July 13, 2007 A startling discovery on the development of human embryonic stem cells by scientists at McMaster University will change how future research in the area is done.
An article published in the journal Nature reports on a new understanding of the growth of human stem cells. It had been thought previously that stem cells are directly influenced by cells in the local environment or 'niche', but the situation may be more complex. Human embryonic stem cells are perpetual machines that generate fuel for life.
Researchers of the McMaster Cancer and Stem Cell Research Institute show that human embryonic stem (ES) cells can actually produce distinctive niche cells, which then release stem-cell nourishing proteins to help keep their 'parents' ticking over.
Scientific Director Mick Bhatia and colleagues provide the first evidence that human ES cells have the unique ability to generate human-ES-cell-derived fibroblast-like niche cells (hdFs) in vitro despite removal from their in vivo microenvironment. These hdFs then provide a continuous source of supportive proteins, including insulin-like growth factor 2 (IGF-II), which they now show could be "the" protein to sustain hESCs..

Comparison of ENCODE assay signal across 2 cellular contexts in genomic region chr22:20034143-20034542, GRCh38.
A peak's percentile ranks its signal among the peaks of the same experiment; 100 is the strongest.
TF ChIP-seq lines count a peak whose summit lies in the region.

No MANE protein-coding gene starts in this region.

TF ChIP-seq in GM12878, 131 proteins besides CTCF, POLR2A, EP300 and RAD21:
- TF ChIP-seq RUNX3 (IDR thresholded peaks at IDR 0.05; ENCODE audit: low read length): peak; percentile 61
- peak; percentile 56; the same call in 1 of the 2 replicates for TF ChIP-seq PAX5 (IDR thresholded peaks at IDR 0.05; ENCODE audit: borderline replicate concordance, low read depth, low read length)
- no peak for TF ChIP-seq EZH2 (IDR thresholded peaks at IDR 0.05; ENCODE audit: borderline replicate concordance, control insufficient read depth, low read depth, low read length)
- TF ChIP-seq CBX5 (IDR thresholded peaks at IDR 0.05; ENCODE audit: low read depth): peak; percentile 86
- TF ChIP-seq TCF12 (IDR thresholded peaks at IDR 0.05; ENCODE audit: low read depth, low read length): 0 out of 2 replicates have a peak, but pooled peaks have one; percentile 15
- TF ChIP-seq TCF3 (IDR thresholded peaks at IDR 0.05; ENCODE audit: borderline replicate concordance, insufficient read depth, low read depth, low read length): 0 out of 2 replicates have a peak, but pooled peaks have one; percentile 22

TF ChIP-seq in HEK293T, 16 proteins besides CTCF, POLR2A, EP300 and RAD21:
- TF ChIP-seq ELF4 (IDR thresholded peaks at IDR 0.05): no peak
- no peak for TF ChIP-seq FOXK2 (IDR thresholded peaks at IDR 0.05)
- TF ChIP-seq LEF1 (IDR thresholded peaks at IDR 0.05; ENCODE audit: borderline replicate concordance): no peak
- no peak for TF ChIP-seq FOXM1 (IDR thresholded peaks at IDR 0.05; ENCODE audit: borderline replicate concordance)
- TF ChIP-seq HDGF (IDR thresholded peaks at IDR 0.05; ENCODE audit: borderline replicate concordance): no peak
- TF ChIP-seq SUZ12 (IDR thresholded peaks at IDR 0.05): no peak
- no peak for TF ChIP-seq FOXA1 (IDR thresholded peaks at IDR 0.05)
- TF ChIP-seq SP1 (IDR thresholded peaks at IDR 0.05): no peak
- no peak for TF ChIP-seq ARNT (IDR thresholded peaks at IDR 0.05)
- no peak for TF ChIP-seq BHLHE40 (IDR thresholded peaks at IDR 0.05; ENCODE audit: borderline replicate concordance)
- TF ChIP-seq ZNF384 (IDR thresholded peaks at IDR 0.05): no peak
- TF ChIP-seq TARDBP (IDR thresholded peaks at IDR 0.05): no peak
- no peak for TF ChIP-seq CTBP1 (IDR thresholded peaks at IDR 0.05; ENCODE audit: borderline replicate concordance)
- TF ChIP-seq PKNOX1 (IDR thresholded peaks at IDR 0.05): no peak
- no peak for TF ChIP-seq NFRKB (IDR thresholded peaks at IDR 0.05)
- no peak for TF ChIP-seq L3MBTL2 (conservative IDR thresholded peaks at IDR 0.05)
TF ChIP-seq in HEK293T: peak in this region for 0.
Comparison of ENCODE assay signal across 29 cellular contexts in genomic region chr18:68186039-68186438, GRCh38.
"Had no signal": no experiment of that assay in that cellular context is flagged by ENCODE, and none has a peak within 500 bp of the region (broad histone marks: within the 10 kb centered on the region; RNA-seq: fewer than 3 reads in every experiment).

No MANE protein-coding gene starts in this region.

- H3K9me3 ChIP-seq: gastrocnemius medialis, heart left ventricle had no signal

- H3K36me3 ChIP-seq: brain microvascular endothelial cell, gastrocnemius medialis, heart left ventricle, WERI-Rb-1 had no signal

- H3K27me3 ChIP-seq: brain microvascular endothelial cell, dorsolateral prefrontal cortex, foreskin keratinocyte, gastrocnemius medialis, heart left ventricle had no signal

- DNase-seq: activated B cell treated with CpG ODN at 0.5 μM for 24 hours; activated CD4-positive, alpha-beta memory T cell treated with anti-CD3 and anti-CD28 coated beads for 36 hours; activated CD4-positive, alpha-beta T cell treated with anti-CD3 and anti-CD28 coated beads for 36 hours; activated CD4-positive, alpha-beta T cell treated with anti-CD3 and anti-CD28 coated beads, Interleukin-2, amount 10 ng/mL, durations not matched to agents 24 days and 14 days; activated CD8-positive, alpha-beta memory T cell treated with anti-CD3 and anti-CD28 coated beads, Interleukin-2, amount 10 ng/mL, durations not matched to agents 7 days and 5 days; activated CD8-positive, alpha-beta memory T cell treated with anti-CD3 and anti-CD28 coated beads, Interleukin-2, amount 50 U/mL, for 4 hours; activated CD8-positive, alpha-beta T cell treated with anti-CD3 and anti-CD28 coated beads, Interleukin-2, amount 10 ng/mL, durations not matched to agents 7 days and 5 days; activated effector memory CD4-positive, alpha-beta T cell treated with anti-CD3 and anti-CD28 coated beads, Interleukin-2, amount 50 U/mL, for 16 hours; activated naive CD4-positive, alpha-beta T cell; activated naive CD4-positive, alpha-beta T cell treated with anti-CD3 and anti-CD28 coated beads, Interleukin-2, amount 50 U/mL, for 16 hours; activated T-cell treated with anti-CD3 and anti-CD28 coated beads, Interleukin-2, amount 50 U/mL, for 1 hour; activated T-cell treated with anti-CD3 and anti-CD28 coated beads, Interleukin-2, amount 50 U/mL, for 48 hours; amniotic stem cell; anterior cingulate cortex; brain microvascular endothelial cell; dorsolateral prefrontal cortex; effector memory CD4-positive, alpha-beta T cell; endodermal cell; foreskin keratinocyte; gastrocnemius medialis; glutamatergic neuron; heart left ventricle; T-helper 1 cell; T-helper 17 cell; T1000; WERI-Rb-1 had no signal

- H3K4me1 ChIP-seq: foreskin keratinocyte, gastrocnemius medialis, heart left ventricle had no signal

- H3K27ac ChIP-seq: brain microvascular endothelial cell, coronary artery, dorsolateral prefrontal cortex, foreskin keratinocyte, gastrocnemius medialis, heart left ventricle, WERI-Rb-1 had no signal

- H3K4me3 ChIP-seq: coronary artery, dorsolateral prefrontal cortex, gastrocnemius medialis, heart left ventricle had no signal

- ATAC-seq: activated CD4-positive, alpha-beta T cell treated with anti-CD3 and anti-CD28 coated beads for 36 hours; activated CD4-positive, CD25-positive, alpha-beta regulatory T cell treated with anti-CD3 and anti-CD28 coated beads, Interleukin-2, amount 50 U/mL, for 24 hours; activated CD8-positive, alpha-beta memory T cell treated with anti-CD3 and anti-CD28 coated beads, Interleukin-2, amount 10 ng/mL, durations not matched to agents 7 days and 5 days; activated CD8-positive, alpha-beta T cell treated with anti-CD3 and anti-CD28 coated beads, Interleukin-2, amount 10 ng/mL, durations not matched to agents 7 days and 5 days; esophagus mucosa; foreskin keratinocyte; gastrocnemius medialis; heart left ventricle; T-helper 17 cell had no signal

Researchers are interested in the relationship between stem cells and their niche, because the niche represents a route for modifying stem cell behaviour -- if human ES cells can be reliably guided down a particular pathway, then they can be more readily used for future clinical therapy to regenerate damaged tissue such as neurons for Parkinson's disease, or insulin producing cells for diabetes .
The research has been funded by the Canadian Institutes for Health Research and the National Cancer Institute of Canada.
The Nature article is the latest in a series of important papers published by scientists at the 18-month-old institute, which was established with funding by philanthropist Michael G. DeGroote. The institute has a research focus on the molecular determinants of cancer and tissue repair and is building scientific momentum.
"This discovery of a new fundamental understanding about how human stem cells develop is the kind of scientific work which has already put this Institute on the map as the leader in this field," said John Kelton, dean and vice-president of McMaster's Faculty of Health Sciences.
Mick Bhatia said that he and his scientific team have been working for the past year to prove themselves wrong, but as every test confirmed their discovery, it was time to submit the work for international peer review from other experts.
"This will be critical for future developments involving drug and gene screening of human ES cells, that will be required before clinical use of human stem cells of this kind," he said.
The paper will be published electronically on Nature's website on July 11, but will be published in print later this month.
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